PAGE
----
Cleaning Day in Tanzania


5 minutes

Dar es Salaam, Tanzania
Dar es Salaam, Tanzania

Photo courtesy of David.

As a student of sociology and politics, I can tell you that now is a very interesting time to live in Tanzania. Most years, you won’t find massive rallies and inspiring speeches. In fact, you would rarely even encounter political conversations between friends. Tanzania and its citizens are known among their East African neighbors for being about as apolitical as it gets. But that’s not the case this year. Why? It’s an election year and the political climate is moving and shaking in a way that any local will tell you, “hasn’t happened in 50 years.”

A 100-word history of Tanzanian politics goes like this: Tanzania won non-violent independence from Britain in 1961, at which point Julius Nyerere, the beloved leader of the fight for freedom, assumed the presidency and founded the ruling CCM party. He stayed in power for nearly three decades, where he oversaw a socialist state and became known for being the archetype of a “benevolent dictator,"—he loved his country and fought for its development, but did so on his own terms. In 1985, Nyerere stepped down from office and hand-chose his successor. And in 1994 the nation held its first multi-party elections. Elections in 1994 and 2005 resulted in landslide victories for CCM as the country still fondly remembered their “nation’s father,” and his party.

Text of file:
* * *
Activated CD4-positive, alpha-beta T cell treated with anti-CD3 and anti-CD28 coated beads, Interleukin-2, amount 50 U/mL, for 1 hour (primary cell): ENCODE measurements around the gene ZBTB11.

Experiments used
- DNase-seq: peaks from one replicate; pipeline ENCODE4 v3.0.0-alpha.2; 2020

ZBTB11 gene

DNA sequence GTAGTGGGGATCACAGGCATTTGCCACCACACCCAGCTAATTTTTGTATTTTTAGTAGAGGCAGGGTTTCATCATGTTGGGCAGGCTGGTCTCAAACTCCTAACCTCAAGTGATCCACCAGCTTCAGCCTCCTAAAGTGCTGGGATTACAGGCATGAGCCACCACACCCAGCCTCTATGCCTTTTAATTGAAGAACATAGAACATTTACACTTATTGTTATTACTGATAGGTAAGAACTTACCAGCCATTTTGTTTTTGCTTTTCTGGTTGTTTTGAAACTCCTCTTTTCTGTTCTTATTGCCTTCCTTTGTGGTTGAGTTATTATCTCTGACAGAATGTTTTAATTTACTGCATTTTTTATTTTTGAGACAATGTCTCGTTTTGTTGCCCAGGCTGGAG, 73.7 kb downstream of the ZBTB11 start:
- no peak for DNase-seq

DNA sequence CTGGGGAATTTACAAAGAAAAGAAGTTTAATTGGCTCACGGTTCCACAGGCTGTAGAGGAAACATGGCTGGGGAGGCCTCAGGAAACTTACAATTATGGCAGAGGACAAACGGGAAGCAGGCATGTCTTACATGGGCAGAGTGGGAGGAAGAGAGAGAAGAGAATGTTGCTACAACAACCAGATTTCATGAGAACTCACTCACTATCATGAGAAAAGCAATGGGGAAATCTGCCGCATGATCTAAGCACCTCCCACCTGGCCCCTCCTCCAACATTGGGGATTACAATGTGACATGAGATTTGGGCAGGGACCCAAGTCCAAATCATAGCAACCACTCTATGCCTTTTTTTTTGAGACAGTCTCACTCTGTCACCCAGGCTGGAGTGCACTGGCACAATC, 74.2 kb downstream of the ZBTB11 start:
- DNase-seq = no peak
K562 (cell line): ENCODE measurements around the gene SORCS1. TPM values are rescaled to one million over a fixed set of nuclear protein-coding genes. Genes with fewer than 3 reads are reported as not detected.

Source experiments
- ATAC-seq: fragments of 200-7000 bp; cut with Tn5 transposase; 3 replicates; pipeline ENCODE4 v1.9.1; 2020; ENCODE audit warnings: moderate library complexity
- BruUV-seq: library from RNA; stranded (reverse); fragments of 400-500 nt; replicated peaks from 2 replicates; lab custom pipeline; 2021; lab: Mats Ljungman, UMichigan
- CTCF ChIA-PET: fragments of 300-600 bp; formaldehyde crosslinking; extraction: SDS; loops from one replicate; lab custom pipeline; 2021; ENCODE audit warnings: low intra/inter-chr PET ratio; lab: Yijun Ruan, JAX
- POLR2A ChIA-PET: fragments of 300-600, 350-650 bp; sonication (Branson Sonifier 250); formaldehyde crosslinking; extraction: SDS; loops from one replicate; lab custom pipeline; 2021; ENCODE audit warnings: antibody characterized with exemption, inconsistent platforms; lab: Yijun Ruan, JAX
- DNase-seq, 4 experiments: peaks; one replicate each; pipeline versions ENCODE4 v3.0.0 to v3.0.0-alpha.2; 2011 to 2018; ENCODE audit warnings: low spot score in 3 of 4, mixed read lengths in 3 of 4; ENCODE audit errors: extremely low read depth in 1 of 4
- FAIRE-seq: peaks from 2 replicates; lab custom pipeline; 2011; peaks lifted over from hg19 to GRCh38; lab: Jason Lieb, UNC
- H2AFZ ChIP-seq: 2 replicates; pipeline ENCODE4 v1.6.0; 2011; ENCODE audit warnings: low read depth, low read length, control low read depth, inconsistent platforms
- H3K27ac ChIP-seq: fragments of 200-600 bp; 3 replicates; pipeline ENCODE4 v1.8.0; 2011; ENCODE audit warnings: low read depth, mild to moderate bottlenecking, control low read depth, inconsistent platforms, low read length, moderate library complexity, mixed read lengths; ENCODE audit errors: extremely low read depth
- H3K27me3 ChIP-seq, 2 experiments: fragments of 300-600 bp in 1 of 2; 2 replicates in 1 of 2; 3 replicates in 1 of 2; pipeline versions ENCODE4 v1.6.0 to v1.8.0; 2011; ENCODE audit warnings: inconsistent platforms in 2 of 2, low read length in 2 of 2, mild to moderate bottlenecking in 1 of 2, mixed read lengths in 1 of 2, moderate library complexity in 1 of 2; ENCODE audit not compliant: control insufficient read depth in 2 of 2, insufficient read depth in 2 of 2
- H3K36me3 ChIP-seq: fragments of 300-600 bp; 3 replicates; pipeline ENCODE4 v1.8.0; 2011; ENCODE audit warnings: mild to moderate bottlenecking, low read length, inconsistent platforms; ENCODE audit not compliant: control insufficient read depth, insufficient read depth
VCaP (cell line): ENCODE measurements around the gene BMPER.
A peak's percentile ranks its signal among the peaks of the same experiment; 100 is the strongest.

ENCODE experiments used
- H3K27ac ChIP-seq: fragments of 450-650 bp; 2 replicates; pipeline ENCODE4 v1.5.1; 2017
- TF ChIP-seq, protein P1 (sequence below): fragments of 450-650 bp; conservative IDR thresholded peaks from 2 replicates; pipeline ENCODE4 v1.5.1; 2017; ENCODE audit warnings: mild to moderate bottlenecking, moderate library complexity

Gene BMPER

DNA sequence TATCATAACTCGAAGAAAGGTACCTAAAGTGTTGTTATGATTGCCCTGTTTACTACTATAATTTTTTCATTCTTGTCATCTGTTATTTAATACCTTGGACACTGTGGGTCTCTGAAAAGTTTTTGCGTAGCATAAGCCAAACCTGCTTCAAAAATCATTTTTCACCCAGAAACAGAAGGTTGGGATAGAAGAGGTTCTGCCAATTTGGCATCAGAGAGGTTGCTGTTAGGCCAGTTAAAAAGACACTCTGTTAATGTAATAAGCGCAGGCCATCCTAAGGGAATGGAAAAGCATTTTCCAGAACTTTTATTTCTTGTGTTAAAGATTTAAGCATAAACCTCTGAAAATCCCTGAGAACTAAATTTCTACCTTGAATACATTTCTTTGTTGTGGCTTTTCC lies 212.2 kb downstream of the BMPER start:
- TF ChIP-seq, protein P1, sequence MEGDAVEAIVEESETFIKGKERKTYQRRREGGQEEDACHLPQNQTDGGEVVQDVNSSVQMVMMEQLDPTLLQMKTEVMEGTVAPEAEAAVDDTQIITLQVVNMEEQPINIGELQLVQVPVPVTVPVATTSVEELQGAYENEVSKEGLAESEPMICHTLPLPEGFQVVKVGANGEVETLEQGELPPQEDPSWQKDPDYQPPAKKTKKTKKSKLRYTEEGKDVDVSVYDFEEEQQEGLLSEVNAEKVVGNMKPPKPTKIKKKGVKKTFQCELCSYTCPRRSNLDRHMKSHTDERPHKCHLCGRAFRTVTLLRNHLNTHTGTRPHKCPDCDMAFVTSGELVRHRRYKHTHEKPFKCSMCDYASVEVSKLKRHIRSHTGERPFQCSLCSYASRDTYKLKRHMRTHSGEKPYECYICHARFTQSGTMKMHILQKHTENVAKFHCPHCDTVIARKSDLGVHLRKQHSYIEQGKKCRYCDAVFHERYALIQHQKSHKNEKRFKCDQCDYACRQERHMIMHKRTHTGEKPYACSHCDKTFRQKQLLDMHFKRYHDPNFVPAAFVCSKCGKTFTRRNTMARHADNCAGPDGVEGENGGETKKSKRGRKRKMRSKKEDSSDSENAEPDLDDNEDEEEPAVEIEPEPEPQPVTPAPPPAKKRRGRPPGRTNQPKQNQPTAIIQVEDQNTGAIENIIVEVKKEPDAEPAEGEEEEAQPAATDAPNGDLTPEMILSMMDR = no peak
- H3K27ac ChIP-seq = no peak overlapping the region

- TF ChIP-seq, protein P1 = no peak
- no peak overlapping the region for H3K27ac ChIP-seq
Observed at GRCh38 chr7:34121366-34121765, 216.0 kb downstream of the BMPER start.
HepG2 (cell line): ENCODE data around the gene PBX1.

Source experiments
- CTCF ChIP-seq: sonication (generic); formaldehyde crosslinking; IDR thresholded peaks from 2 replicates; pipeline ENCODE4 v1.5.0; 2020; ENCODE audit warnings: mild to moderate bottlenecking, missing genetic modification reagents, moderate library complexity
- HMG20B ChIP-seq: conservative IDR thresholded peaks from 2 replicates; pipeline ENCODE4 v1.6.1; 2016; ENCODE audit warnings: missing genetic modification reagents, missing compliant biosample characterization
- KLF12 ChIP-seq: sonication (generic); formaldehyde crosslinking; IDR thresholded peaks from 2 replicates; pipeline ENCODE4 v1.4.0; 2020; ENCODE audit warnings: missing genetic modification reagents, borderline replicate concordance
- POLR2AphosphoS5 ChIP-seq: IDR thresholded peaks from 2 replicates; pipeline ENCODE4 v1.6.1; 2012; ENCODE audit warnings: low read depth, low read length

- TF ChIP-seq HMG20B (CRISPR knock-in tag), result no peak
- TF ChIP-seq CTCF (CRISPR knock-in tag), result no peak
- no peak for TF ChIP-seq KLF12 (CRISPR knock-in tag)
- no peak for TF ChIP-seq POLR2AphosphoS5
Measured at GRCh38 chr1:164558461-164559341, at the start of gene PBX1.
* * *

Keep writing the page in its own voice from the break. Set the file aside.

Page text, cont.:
But 2015 was different. Since independence in 1961, Tanzania may have stayed free of the bloodshed that beset its neighbors, but remained economically stagnant.

Countries like Rwanda and Kenya, known in the west for their civil wars and connection to terrorism, were growing in GDP and quality of life. And yet peaceful Tanzania has remained one of the poorer countries in Africa. Combine this lack of development with an increasing population of educated and politically active youth, and several major corruption scandals indicting major government officials, and the ingredients for a truly competitive election were in place.

Living in Dar es Salaam, the country’s largest city, I have bore witness to a fascinating campaign between the ruling party CCM candidate John Magufuli and the opposition candidate Edward Lowassa, both of whom ran on platforms of anti-corruption and economic development. Lowassa, and the UKAWA coalition of the country’s major opposition parties garnered the hearts and votes of many citizens, particularly youth. In September and October, you could not go anywhere without hearing someone yell the opposition slogan “people power!” or seeing their blue and red flag on cars, houses and motorcycles. In the end, however, CCM’s Magufuli won by 59% of the vote, much to the disappointment of the Lowassa supporters. In the weeks following the election the country seemed to have a big collective hangover. All the excitement of change was brought back down to earth and life became set to return to normal.

But things have not returned to normal. Despite being the candidate of CCM, a party known for its corruption and semi-authoritarian style of politics, Magufuli has seized the presidential win as an opportunity to bring change from the top, within the very CCM-based institutions that have remained corrupt and failed to develop over decades.